There is urgent need to remove and manage carbon levels in our atmosphere in order to slow climate change. Energy production’s contribution to climate change is measured by the intensity of its carbon emissions. Many countries and companies have been diversifying their energy sources including by investing in solar and wind power. Bloomberg New Energy Finance estimates that two-third of the world’s population now live in countries in which solar or wind are the lowest-cost ways of generating power.

Solar power represents a vast and sustainable energy source which could be used beyond the traditional solar panel. For example, researchers at Linköping University in Sweden are attempting to mimic photosynthesis using energy from sunlight to convert CO2 to renewable fuel.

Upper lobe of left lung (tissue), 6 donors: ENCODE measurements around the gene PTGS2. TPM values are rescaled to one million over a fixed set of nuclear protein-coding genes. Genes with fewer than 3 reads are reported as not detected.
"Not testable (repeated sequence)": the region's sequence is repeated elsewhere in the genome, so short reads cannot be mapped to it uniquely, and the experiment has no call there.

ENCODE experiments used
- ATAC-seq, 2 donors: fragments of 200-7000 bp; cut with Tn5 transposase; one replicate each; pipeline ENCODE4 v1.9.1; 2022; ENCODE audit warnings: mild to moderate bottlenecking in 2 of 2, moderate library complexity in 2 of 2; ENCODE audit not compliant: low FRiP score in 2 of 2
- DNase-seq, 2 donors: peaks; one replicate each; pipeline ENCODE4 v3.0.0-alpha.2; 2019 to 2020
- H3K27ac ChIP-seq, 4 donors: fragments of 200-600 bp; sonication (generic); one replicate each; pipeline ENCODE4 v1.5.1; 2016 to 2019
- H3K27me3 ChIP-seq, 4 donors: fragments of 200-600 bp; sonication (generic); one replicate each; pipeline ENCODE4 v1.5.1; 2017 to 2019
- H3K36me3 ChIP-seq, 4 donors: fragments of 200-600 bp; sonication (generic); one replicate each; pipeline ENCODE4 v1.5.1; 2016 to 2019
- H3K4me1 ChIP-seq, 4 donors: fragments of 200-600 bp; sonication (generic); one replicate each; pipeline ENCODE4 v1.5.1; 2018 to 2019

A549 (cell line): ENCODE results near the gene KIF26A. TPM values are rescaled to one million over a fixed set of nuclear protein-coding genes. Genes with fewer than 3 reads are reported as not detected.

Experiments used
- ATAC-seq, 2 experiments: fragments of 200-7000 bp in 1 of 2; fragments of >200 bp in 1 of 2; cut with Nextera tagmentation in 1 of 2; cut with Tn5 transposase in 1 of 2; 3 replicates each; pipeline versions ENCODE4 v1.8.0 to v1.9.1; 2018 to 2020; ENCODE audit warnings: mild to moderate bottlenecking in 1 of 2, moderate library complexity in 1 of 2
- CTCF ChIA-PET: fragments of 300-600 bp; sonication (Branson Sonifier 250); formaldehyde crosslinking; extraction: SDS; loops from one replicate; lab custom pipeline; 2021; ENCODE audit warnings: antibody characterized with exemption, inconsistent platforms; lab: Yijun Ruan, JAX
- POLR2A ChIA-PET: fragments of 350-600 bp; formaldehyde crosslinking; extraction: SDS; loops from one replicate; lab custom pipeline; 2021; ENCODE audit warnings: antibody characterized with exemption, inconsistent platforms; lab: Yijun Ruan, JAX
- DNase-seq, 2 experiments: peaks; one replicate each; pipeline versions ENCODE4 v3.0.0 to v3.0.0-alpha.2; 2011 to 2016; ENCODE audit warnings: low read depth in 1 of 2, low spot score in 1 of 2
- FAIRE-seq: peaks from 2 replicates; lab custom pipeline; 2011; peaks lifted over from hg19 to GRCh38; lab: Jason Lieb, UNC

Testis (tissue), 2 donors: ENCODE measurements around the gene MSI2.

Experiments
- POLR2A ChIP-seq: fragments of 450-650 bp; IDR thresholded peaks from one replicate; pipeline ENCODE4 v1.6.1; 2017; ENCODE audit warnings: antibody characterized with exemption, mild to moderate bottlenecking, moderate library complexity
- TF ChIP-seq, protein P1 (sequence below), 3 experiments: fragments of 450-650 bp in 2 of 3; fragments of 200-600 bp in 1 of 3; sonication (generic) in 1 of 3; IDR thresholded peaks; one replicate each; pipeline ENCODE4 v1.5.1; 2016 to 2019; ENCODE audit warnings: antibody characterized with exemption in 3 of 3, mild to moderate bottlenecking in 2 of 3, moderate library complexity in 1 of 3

Similarly, NASA has developed technology which uses low-cost nanomaterial devices to convert CO2 to fuel using solar power. NASA's technology is powered by a photoelectrochemical cell made from thin metal oxide films. Using such devices, CO2 produced in industrial processes could be captured before it is emitted to the atmosphere and then converted to fuel such as methane.

Clyde & Co is running a virtual legal hackathon between 1 July and 4 August 2020 in partnership with The Chancery Lane Project. This post is part of a series of updates posted during the hackathon on business-relevant climate initiatives and innovative solutions to some of the challenges arising from climate change.